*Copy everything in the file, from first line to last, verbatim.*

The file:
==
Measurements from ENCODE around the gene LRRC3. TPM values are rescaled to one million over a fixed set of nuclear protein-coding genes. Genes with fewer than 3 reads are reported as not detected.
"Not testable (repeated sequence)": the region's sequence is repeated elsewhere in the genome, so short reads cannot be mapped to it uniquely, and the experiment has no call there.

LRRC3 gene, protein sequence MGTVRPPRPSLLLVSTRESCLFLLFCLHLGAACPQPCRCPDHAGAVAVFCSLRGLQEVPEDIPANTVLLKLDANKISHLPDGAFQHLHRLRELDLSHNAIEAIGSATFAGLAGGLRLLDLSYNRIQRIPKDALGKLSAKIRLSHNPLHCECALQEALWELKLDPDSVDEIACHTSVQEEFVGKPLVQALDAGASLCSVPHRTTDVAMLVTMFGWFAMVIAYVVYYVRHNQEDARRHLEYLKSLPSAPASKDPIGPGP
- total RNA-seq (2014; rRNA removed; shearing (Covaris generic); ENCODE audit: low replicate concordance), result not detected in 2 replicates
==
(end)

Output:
Measurements from ENCODE around the gene LRRC3. TPM values are rescaled to one million over a fixed set of nuclear protein-coding genes. Genes with fewer than 3 reads are reported as not detected.
"Not testable (repeated sequence)": the region's sequence is repeated elsewhere in the genome, so short reads cannot be mapped to it uniquely, and the experiment has no call there.

LRRC3 gene, protein sequence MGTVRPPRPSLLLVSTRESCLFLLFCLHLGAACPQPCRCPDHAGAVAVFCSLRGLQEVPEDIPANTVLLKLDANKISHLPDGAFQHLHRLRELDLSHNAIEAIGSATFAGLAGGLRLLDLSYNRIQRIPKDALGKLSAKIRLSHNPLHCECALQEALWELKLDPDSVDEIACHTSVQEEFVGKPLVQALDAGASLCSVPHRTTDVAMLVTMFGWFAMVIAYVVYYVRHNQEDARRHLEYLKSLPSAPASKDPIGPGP
- total RNA-seq (2014; rRNA removed; shearing (Covaris generic); ENCODE audit: low replicate concordance), result not detected in 2 replicates